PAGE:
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The Door in the Mountain
In 2014, the publisher wrote:
Lost in time, shrouded in dark myths of blood and magic, The Door in the Mountain leads to the world of ancient Crete, a place where a beautiful bitter young princess named Ariadne schemes to imprison her godmarked half-brother deep in the heart of a mountain maze…
…where a boy named Icarus tries, and fails, to fly—
…and where a slave girl changes the paths of all their lives forever.
In 2022, I wrote:
Back in the early 2000s, I tried to write a story based on a Greek myth, and set in the Bronze Age Mediterranean. I’d always loved Greek myths, after all; how hard could it be to infuse one with historical and genre elements?
Hard, as it turned out. I researched and researched. I’d never done so much research, for a book. I wrote a bunch of words—but then I stopped. It wasn’t working, this alchemical melding of myth, history, and fantasy. I figured it never would.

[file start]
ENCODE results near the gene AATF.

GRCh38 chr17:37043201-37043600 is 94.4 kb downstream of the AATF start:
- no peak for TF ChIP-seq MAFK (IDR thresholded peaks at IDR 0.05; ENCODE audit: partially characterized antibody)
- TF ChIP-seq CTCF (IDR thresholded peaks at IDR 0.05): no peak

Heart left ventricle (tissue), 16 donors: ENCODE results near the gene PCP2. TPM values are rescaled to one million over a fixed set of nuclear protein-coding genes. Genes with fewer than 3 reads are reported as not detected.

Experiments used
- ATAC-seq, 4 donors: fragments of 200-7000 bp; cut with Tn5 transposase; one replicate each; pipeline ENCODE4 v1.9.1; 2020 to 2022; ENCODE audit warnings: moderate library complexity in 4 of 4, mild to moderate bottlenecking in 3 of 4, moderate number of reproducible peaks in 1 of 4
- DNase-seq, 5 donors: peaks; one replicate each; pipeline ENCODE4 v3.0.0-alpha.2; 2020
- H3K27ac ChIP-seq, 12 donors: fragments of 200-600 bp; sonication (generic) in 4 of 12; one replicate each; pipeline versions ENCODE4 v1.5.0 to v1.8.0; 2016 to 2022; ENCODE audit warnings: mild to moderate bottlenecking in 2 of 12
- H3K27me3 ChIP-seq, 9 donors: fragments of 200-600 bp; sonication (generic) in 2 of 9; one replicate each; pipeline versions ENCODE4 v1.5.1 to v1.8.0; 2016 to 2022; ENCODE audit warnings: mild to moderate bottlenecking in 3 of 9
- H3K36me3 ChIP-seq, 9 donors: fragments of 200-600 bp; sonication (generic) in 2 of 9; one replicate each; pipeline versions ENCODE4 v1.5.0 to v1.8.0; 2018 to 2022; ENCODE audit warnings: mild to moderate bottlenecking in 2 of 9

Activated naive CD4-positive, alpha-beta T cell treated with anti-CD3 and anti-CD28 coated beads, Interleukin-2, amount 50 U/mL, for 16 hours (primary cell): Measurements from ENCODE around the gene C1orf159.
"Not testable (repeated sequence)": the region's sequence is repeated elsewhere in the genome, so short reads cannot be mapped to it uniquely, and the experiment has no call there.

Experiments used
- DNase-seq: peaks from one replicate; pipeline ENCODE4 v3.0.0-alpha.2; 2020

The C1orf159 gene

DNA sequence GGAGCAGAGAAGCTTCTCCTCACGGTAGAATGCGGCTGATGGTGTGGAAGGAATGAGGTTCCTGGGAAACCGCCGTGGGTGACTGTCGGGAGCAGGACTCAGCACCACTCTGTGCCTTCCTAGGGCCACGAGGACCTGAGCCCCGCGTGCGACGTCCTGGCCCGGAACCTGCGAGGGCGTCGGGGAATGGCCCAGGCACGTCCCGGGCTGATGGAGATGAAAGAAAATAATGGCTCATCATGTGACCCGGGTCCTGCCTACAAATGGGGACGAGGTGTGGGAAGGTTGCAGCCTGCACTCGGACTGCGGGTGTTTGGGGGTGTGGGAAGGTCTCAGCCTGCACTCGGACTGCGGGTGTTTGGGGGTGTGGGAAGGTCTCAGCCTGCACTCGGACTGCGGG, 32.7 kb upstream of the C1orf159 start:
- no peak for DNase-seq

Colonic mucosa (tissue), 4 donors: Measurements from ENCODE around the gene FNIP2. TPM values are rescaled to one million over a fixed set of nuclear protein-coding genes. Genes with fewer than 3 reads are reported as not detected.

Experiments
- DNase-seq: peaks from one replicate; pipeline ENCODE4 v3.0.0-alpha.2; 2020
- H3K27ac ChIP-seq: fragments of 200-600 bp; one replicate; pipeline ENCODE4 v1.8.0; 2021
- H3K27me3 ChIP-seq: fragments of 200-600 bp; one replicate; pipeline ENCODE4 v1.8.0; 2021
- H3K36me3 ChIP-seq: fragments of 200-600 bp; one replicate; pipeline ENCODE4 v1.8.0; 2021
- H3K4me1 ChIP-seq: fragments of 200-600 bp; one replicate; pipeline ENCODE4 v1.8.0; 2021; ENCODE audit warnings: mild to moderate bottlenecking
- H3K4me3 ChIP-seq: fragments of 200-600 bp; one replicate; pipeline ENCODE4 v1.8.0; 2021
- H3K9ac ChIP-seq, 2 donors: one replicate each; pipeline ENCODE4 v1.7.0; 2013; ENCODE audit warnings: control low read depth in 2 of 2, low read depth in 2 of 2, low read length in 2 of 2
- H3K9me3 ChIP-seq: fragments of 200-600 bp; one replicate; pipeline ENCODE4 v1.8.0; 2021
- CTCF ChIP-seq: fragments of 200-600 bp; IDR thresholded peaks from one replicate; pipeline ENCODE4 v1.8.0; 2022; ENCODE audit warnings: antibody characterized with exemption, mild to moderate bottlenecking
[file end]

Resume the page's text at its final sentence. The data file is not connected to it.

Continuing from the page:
About ten years later, with the sense of failure muted by time, I took another shot at it. I chose a different myth. Though I did do some research, it was minimal. I wrote a couple of chapters, then stopped. Instead of panicking and giving up, this time, I asked myself why it wasn’t working. The internal conversation went something like this:
“Why is this not working?”
“Ariadne’s the main character. She’s relatable and sweet and…boring.”
“So what if Ariadne wasn’t boring? What if she wasn’t the victim of this version of the story? What if she deserved to be left on an island?”
And then I started writing again, and I never looked back.